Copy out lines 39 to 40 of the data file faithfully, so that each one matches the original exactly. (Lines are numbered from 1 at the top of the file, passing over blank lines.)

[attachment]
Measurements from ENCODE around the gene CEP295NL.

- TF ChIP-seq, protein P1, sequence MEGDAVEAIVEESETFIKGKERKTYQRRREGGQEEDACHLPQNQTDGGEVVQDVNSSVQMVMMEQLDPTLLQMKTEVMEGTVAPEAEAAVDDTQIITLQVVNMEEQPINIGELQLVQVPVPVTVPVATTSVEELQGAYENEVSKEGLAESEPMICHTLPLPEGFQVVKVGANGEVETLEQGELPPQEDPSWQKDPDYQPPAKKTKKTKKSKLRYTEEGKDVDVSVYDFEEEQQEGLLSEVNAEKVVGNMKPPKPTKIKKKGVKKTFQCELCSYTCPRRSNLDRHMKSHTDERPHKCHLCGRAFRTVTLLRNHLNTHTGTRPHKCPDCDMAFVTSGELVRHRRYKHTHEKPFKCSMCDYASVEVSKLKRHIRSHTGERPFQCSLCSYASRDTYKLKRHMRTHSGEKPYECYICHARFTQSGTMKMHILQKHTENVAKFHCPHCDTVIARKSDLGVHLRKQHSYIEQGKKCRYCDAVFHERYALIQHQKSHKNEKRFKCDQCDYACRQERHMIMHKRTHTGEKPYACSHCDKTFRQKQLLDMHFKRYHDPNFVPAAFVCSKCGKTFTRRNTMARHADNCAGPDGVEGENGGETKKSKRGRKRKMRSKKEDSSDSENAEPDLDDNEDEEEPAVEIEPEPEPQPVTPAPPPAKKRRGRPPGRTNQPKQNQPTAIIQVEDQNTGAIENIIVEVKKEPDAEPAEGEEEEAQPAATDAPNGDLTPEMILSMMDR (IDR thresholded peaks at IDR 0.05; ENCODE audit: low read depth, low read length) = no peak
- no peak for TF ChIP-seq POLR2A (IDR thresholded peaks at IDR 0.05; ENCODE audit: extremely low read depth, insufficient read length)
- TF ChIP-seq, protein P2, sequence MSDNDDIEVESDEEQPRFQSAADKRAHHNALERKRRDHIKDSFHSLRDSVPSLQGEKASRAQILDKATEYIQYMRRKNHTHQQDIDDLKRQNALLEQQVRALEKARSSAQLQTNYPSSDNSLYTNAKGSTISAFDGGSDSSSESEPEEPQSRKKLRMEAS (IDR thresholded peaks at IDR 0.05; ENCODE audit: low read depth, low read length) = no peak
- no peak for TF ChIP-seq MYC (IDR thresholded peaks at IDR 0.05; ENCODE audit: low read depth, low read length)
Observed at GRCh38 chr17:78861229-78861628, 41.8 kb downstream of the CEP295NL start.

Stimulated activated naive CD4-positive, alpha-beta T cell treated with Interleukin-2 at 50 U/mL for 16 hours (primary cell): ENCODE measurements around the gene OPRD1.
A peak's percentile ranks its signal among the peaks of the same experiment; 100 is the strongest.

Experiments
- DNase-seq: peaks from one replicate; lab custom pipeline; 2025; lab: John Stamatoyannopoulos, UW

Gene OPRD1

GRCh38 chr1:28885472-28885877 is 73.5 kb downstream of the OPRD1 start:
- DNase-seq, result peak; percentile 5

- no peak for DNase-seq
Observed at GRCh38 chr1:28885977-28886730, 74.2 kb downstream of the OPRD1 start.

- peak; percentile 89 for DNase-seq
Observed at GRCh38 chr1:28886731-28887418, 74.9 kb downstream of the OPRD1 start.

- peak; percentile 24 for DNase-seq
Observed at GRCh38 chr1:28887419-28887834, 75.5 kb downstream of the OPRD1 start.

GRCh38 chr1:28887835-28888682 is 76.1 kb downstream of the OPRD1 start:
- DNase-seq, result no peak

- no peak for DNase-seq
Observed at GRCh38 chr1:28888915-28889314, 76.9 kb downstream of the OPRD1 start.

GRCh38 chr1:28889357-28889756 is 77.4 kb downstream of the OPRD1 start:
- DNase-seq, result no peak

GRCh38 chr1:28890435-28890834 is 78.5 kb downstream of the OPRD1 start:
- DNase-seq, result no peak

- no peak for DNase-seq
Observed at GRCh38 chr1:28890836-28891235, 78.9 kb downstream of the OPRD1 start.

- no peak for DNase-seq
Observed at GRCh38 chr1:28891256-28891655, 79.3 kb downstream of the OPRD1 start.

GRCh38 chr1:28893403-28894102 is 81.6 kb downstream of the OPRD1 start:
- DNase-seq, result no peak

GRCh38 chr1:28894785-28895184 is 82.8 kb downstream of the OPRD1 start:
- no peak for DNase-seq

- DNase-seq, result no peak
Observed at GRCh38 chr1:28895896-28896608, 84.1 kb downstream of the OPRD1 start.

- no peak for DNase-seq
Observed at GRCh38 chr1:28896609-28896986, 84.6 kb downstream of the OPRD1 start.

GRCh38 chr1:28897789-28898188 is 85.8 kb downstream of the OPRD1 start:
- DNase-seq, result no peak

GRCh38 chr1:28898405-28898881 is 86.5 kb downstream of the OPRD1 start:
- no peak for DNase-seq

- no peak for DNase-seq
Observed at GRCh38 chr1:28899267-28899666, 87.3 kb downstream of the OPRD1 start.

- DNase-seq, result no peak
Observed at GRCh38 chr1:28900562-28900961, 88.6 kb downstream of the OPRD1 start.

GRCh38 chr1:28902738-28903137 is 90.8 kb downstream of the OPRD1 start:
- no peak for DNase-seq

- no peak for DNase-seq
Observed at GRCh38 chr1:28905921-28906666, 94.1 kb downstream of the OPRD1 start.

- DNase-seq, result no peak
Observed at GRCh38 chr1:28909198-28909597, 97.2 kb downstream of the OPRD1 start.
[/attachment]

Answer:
Observed at GRCh38 chr1:28896609-28896986, 84.6 kb downstream of the OPRD1 start.

GRCh38 chr1:28897789-28898188 is 85.8 kb downstream of the OPRD1 start: